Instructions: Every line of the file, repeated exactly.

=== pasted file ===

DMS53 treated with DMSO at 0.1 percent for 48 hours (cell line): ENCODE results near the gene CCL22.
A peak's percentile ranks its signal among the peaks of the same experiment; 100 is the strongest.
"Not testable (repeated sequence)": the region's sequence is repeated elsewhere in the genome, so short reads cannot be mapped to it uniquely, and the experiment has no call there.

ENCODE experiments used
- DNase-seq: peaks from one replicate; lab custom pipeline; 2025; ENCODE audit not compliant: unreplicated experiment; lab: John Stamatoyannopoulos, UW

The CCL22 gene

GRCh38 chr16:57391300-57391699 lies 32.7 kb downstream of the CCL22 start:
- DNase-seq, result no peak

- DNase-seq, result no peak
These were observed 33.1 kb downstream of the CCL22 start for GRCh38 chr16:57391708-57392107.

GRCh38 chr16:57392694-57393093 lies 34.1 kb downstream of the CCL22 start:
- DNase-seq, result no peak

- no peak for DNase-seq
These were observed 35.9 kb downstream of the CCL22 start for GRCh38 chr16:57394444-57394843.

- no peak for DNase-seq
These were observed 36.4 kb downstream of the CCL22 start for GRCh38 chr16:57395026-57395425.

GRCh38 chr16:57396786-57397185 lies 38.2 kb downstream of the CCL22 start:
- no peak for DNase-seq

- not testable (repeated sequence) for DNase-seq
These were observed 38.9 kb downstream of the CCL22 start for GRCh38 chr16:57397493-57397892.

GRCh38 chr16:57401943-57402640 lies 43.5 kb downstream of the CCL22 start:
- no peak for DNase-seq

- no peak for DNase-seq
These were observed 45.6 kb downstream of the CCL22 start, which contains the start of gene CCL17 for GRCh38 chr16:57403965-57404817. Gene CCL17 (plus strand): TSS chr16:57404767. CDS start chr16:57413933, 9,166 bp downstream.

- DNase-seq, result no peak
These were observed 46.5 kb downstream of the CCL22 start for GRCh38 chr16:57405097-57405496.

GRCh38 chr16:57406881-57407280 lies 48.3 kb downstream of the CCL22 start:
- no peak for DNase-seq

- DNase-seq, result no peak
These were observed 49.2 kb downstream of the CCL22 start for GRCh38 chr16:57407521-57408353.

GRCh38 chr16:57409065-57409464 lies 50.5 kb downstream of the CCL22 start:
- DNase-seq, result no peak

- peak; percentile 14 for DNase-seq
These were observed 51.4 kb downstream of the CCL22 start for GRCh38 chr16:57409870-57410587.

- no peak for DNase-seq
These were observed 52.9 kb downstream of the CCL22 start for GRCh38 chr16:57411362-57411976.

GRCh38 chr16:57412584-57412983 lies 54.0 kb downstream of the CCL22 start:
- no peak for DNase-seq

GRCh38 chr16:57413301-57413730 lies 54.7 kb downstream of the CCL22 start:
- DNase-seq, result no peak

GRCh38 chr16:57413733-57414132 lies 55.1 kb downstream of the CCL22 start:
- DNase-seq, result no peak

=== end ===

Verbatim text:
DMS53 treated with DMSO at 0.1 percent for 48 hours (cell line): ENCODE results near the gene CCL22.
A peak's percentile ranks its signal among the peaks of the same experiment; 100 is the strongest.
"Not testable (repeated sequence)": the region's sequence is repeated elsewhere in the genome, so short reads cannot be mapped to it uniquely, and the experiment has no call there.

ENCODE experiments used
- DNase-seq: peaks from one replicate; lab custom pipeline; 2025; ENCODE audit not compliant: unreplicated experiment; lab: John Stamatoyannopoulos, UW

The CCL22 gene

GRCh38 chr16:57391300-57391699 lies 32.7 kb downstream of the CCL22 start:
- DNase-seq, result no peak

- DNase-seq, result no peak
These were observed 33.1 kb downstream of the CCL22 start for GRCh38 chr16:57391708-57392107.

GRCh38 chr16:57392694-57393093 lies 34.1 kb downstream of the CCL22 start:
- DNase-seq, result no peak

- no peak for DNase-seq
These were observed 35.9 kb downstream of the CCL22 start for GRCh38 chr16:57394444-57394843.

- no peak for DNase-seq
These were observed 36.4 kb downstream of the CCL22 start for GRCh38 chr16:57395026-57395425.

GRCh38 chr16:57396786-57397185 lies 38.2 kb downstream of the CCL22 start:
- no peak for DNase-seq

- not testable (repeated sequence) for DNase-seq
These were observed 38.9 kb downstream of the CCL22 start for GRCh38 chr16:57397493-57397892.

GRCh38 chr16:57401943-57402640 lies 43.5 kb downstream of the CCL22 start:
- no peak for DNase-seq

- no peak for DNase-seq
These were observed 45.6 kb downstream of the CCL22 start, which contains the start of gene CCL17 for GRCh38 chr16:57403965-57404817. Gene CCL17 (plus strand): TSS chr16:57404767. CDS start chr16:57413933, 9,166 bp downstream.

- DNase-seq, result no peak
These were observed 46.5 kb downstream of the CCL22 start for GRCh38 chr16:57405097-57405496.

GRCh38 chr16:57406881-57407280 lies 48.3 kb downstream of the CCL22 start:
- no peak for DNase-seq

- DNase-seq, result no peak
These were observed 49.2 kb downstream of the CCL22 start for GRCh38 chr16:57407521-57408353.

GRCh38 chr16:57409065-57409464 lies 50.5 kb downstream of the CCL22 start:
- DNase-seq, result no peak

- peak; percentile 14 for DNase-seq
These were observed 51.4 kb downstream of the CCL22 start for GRCh38 chr16:57409870-57410587.

- no peak for DNase-seq
These were observed 52.9 kb downstream of the CCL22 start for GRCh38 chr16:57411362-57411976.

GRCh38 chr16:57412584-57412983 lies 54.0 kb downstream of the CCL22 start:
- no peak for DNase-seq

GRCh38 chr16:57413301-57413730 lies 54.7 kb downstream of the CCL22 start:
- DNase-seq, result no peak

GRCh38 chr16:57413733-57414132 lies 55.1 kb downstream of the CCL22 start:
- DNase-seq, result no peak